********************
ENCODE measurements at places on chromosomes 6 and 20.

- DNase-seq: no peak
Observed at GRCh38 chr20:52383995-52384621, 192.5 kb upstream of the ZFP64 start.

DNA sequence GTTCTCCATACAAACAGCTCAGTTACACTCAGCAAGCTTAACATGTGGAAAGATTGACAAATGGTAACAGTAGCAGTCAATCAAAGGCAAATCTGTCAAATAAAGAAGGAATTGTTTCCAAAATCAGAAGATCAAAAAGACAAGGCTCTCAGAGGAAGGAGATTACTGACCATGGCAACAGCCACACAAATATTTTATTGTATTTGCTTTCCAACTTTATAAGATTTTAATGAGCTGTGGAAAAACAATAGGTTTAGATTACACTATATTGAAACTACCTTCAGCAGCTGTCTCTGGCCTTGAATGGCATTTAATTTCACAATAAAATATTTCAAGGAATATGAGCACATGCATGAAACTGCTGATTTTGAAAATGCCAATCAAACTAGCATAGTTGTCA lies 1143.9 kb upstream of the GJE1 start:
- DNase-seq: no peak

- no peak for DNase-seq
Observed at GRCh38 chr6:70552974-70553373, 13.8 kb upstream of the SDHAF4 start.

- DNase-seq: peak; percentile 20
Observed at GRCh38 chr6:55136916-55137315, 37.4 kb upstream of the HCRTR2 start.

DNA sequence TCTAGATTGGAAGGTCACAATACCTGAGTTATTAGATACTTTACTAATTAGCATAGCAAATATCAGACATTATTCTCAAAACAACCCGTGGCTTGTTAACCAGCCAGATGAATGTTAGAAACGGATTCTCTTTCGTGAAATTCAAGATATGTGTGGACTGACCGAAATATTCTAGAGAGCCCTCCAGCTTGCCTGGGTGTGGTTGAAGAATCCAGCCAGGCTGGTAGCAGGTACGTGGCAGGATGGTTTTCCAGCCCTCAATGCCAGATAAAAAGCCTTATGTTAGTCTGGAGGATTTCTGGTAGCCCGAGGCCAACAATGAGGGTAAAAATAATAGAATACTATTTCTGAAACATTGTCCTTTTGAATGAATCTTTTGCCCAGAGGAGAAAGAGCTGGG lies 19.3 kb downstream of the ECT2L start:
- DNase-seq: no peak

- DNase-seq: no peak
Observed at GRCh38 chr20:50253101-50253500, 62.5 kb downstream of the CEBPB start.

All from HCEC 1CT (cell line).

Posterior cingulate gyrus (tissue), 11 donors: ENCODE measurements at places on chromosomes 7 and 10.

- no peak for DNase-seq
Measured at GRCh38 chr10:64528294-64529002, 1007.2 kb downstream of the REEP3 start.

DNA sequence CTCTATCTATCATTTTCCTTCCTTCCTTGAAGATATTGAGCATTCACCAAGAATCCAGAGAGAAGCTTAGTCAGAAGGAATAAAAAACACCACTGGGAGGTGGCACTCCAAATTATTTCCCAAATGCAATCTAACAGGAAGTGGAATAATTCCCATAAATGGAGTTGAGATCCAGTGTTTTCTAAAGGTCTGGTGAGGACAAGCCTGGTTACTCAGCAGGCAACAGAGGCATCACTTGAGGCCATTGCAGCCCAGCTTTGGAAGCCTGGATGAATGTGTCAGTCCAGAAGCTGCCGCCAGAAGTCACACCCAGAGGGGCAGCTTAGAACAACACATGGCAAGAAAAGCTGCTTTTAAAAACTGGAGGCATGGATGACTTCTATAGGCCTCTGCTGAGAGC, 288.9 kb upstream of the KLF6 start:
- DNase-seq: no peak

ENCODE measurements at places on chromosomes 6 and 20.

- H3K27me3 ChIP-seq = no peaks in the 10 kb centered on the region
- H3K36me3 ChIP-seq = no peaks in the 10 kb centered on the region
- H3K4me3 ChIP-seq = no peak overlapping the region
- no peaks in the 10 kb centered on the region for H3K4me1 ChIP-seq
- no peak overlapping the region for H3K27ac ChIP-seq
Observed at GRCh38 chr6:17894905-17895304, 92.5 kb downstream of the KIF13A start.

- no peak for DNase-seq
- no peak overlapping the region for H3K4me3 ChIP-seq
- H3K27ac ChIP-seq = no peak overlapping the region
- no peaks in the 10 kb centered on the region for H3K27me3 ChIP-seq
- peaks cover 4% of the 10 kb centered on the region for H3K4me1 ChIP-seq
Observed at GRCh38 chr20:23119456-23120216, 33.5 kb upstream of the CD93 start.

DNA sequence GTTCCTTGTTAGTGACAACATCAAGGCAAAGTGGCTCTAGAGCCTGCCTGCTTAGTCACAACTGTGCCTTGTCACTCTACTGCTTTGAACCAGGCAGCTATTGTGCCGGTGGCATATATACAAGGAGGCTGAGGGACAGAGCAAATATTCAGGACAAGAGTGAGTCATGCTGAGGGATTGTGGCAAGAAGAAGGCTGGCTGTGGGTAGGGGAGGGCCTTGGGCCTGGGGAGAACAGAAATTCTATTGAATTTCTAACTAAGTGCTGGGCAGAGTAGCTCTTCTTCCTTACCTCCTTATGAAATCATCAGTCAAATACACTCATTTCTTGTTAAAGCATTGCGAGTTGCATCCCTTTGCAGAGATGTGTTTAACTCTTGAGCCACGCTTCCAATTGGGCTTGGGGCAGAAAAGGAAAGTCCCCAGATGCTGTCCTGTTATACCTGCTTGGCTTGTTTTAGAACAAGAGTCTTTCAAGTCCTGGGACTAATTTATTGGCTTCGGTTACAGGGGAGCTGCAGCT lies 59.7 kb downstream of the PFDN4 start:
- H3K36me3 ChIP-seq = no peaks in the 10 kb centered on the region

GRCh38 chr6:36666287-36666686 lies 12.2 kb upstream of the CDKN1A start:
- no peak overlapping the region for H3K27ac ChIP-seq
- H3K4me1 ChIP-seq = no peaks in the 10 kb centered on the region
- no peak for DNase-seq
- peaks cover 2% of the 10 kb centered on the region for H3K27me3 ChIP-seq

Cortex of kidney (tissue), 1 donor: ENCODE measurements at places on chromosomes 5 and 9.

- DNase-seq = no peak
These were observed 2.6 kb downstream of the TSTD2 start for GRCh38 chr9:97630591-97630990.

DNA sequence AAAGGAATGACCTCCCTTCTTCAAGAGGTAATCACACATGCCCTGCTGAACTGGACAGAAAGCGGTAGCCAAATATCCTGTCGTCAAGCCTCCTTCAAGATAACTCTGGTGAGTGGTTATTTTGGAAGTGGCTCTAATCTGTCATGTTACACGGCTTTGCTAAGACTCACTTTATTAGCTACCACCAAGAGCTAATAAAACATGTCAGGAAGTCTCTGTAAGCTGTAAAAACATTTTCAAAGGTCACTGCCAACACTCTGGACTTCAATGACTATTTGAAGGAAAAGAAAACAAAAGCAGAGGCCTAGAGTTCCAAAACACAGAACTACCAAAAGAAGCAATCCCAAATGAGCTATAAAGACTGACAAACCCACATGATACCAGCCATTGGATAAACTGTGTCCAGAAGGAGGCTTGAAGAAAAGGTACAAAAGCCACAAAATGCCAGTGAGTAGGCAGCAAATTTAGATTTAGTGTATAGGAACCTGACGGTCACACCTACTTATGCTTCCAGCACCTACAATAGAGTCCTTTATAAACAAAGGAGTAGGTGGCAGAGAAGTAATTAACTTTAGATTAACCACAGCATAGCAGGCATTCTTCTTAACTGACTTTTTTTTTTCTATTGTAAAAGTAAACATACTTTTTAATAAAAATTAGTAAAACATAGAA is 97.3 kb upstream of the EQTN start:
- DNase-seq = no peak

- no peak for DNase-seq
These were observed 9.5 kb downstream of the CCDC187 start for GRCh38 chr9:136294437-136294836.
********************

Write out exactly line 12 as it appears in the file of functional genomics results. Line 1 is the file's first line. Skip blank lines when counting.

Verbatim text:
- DNase-seq: no peak